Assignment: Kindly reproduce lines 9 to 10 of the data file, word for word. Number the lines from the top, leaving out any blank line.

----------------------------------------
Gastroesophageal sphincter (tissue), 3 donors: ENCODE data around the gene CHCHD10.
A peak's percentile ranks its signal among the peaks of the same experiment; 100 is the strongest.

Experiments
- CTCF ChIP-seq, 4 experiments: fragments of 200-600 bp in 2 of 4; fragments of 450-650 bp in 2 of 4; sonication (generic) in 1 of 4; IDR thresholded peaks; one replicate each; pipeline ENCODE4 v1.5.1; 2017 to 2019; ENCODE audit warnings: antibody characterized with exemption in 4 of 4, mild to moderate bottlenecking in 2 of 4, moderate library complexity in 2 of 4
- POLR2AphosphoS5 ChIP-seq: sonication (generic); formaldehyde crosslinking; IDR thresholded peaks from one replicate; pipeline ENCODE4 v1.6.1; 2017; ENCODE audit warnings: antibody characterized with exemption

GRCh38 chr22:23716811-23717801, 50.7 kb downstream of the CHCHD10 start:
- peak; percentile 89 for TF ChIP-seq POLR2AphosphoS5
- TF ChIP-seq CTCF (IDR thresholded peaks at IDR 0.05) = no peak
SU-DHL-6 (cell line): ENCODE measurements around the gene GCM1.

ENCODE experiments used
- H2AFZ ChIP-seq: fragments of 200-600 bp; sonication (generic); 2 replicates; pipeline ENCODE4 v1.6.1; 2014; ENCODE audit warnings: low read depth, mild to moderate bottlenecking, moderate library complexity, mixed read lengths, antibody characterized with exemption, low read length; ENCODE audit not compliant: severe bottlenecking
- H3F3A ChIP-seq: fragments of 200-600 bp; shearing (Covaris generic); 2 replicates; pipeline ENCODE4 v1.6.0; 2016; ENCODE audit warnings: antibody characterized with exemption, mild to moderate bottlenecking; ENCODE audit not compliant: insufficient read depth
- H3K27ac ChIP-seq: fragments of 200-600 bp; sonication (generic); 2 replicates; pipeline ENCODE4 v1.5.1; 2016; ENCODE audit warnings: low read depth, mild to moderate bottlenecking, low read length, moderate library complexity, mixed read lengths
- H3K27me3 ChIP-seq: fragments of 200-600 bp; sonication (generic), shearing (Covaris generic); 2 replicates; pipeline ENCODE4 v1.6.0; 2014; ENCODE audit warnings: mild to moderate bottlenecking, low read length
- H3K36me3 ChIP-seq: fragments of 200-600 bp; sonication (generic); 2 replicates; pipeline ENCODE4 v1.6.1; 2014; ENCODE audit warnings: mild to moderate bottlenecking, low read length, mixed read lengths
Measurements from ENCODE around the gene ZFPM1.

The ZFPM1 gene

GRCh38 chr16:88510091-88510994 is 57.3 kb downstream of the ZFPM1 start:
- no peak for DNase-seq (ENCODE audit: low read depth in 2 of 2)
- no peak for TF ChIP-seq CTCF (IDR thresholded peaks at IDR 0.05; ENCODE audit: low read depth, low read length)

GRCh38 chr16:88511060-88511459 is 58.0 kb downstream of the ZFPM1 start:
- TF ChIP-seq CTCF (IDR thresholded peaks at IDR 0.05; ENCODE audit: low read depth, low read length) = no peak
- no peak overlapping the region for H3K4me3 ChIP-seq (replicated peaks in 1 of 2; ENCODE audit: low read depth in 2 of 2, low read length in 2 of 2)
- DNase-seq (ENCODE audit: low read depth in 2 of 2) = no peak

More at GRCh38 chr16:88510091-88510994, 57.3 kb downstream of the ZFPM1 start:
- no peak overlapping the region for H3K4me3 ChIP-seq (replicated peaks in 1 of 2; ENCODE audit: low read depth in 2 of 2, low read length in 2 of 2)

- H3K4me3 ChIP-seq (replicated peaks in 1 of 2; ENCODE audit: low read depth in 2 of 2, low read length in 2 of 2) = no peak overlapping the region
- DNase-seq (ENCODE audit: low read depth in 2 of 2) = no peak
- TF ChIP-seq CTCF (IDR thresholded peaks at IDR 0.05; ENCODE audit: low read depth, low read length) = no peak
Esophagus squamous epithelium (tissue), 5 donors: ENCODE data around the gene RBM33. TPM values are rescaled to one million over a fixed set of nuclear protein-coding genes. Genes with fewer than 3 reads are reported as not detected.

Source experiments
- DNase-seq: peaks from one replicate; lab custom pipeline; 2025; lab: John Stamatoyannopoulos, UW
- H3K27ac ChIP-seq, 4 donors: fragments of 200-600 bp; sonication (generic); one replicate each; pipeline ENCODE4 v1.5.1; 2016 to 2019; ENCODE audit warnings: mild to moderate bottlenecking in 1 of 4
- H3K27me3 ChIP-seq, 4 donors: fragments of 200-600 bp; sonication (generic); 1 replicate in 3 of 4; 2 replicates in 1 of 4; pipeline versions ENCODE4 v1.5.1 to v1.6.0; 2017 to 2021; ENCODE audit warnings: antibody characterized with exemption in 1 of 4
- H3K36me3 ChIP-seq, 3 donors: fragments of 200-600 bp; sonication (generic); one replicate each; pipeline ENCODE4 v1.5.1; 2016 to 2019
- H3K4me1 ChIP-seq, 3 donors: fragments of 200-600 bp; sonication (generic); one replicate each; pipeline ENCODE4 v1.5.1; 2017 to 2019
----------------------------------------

SU-DHL-6 (cell line): ENCODE measurements around the gene GCM1.

ENCODE experiments used